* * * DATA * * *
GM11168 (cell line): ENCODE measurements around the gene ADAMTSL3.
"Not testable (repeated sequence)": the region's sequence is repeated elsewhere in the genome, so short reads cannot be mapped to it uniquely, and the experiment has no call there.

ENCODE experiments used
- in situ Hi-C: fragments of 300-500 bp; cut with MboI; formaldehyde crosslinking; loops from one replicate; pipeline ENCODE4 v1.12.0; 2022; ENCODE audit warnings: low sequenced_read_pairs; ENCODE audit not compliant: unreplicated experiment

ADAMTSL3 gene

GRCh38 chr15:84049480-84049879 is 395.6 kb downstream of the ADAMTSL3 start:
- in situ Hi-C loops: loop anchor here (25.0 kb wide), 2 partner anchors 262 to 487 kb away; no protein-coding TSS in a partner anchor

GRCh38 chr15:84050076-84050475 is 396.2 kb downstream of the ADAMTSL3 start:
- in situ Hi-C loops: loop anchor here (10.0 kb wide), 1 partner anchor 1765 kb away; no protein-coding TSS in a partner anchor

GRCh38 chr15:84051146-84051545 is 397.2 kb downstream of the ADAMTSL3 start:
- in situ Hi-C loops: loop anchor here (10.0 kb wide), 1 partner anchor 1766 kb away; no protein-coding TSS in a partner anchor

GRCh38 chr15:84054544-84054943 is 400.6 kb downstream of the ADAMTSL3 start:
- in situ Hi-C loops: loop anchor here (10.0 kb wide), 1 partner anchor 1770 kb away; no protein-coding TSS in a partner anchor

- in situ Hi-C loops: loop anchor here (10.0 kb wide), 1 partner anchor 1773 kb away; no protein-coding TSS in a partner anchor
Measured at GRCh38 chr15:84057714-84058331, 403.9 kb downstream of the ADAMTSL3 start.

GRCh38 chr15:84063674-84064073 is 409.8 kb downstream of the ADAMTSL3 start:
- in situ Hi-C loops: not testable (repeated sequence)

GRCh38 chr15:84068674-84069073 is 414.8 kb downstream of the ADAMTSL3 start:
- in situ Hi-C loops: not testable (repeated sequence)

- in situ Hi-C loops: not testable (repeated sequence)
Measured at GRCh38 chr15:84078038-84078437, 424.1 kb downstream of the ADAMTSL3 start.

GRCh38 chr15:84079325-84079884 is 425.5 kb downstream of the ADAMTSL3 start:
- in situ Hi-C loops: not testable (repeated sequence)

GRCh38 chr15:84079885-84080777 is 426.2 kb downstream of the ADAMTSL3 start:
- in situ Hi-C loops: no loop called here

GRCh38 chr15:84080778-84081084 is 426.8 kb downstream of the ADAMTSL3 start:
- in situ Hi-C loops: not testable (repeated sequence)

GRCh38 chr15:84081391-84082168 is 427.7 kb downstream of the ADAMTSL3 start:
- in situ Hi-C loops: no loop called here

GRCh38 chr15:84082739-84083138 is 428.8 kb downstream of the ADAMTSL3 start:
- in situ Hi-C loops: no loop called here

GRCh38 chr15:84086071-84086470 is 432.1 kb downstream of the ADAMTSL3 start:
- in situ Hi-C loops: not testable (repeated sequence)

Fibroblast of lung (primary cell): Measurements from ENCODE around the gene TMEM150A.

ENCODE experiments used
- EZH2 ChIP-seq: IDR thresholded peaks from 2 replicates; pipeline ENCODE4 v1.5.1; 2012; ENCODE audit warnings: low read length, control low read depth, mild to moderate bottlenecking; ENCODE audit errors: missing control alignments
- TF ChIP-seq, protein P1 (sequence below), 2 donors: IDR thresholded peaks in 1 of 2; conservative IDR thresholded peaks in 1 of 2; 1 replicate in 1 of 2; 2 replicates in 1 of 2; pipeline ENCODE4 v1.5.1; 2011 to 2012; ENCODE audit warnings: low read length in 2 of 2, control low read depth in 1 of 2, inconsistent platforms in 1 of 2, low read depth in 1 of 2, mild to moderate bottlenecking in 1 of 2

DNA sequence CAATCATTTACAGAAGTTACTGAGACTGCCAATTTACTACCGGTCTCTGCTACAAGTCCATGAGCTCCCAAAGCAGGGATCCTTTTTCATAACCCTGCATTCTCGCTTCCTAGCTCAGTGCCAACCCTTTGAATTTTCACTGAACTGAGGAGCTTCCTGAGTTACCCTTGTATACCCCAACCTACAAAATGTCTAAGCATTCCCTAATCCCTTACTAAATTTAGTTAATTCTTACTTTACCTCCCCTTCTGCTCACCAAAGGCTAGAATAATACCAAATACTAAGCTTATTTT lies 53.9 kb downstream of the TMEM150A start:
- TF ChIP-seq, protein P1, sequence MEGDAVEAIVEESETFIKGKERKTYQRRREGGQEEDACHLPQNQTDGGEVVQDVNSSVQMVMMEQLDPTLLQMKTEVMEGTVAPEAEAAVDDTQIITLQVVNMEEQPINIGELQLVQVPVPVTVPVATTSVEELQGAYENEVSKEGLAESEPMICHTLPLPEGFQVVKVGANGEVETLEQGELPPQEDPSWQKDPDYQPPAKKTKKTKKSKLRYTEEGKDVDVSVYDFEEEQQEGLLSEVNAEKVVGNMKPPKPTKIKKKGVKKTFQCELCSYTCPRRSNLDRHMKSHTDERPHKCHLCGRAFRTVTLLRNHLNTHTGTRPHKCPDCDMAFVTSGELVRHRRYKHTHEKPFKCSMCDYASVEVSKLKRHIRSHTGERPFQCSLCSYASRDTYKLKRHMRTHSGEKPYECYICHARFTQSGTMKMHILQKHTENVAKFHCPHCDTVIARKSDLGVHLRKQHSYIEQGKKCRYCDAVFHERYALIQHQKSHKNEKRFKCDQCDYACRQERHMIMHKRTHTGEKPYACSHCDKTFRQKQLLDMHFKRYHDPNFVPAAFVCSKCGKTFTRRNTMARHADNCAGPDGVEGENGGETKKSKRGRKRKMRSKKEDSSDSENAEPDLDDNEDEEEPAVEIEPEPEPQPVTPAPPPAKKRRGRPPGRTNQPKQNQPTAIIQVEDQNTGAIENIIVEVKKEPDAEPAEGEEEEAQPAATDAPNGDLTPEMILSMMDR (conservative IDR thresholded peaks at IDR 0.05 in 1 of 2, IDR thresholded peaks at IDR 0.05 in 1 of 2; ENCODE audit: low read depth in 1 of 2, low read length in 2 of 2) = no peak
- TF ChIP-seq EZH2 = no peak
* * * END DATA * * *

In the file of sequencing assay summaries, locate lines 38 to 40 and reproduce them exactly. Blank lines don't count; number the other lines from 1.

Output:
DNA sequence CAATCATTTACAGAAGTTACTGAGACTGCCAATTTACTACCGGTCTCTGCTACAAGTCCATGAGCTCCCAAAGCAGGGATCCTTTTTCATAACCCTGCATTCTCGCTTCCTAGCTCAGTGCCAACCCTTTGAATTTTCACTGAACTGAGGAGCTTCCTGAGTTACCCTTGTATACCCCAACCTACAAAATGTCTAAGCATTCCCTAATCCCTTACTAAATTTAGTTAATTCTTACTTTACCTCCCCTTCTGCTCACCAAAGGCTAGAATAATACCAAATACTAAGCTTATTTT lies 53.9 kb downstream of the TMEM150A start:
- TF ChIP-seq, protein P1, sequence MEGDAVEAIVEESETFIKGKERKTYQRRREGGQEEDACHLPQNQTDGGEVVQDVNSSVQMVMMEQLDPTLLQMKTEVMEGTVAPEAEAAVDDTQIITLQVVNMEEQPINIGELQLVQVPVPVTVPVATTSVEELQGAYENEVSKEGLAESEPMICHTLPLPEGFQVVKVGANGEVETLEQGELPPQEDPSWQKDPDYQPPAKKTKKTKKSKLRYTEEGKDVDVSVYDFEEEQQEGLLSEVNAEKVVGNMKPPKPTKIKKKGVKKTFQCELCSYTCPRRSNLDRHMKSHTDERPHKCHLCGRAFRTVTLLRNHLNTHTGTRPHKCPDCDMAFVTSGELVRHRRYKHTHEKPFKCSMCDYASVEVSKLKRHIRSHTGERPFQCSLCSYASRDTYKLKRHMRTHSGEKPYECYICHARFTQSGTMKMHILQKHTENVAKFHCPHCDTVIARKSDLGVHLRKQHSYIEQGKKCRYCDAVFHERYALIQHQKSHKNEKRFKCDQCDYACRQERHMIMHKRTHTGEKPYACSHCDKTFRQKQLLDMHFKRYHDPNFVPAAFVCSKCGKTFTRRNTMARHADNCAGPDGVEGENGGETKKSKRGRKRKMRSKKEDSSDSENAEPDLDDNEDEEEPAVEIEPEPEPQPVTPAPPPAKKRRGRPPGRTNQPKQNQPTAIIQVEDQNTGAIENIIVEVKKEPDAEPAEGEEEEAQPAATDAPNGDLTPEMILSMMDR (conservative IDR thresholded peaks at IDR 0.05 in 1 of 2, IDR thresholded peaks at IDR 0.05 in 1 of 2; ENCODE audit: low read depth in 1 of 2, low read length in 2 of 2) = no peak
- TF ChIP-seq EZH2 = no peak